Library Journal, in its annual Periodical Price Survey, says that the current state of the dollar means that journal prices will likely average 7-9% more in cost next year. Given the state budget deficit and the effect that will undoubtedly have on funding for higher education, LJ's forecast raises concern about the Libraries' ability to hold off journal cancellations.
Contrary to perceptions that access issues only affect scientists, LJ projects that journals in the social sciences will actually have a higher price increase than science journals (8.3% for the former, 7.5% for the latter).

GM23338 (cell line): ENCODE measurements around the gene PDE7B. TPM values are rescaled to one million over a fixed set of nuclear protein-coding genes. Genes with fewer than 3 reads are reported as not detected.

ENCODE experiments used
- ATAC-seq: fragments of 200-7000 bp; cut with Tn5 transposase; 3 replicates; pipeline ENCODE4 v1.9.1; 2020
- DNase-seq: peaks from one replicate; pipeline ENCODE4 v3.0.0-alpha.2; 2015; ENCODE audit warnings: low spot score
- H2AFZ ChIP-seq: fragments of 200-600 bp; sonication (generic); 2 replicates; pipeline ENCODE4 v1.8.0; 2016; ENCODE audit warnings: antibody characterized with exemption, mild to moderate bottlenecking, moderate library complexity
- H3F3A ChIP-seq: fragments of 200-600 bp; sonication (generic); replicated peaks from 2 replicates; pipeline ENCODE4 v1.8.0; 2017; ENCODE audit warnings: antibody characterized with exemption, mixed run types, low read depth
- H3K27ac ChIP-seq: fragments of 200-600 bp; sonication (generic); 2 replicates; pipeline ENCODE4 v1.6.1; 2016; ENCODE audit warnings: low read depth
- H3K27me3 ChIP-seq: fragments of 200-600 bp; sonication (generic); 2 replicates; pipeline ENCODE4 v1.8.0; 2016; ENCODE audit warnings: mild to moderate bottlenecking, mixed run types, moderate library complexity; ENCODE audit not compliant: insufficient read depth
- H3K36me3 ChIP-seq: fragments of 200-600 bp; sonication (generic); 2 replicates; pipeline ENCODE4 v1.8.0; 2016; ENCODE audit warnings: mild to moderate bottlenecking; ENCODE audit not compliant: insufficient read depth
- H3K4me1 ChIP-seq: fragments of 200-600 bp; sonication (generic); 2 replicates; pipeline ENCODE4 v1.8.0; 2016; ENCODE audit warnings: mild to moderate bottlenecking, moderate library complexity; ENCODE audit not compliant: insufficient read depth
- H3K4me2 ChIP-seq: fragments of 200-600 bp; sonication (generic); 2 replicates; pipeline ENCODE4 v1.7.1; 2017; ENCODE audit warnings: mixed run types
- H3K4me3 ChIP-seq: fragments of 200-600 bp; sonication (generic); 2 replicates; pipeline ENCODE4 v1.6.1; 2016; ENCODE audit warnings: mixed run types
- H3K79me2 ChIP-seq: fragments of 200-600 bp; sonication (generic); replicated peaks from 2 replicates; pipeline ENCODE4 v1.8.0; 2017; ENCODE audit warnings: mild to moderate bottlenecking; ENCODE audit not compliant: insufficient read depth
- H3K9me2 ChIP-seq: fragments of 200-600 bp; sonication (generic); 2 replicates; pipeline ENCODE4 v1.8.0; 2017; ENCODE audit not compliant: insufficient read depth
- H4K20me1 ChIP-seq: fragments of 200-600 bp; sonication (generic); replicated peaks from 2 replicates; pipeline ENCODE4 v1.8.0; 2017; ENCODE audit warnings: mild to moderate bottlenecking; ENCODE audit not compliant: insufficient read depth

Amidst the national and international financial crises, the journals marketplace is navigating new waters. Many libraries, including some of our largest research institutions, say massive cancellations are already in the works. It seems certain that most libraries will have less money to spend than they had in 2009. Publishers have been asked to roll back prices so libraries can keep valued content. Based on past records, some will remain intractable, absorb cancellations without making price concessions or renegotiating licenses, and wait for a better day. Others will deal in the hopes of keeping content in front of users until library budgets recover and prices return to prerecession levels. In recent years, price increases for journals have averaged 7–9%. Despite pleas for pricing mercies, we don’t have any information at this point that suggests those averages won’t hold for 2010. The conservative budget manager will plan on increases in that range in the coming year.Posted by stemp003 at May 15, 2009 3:05 PM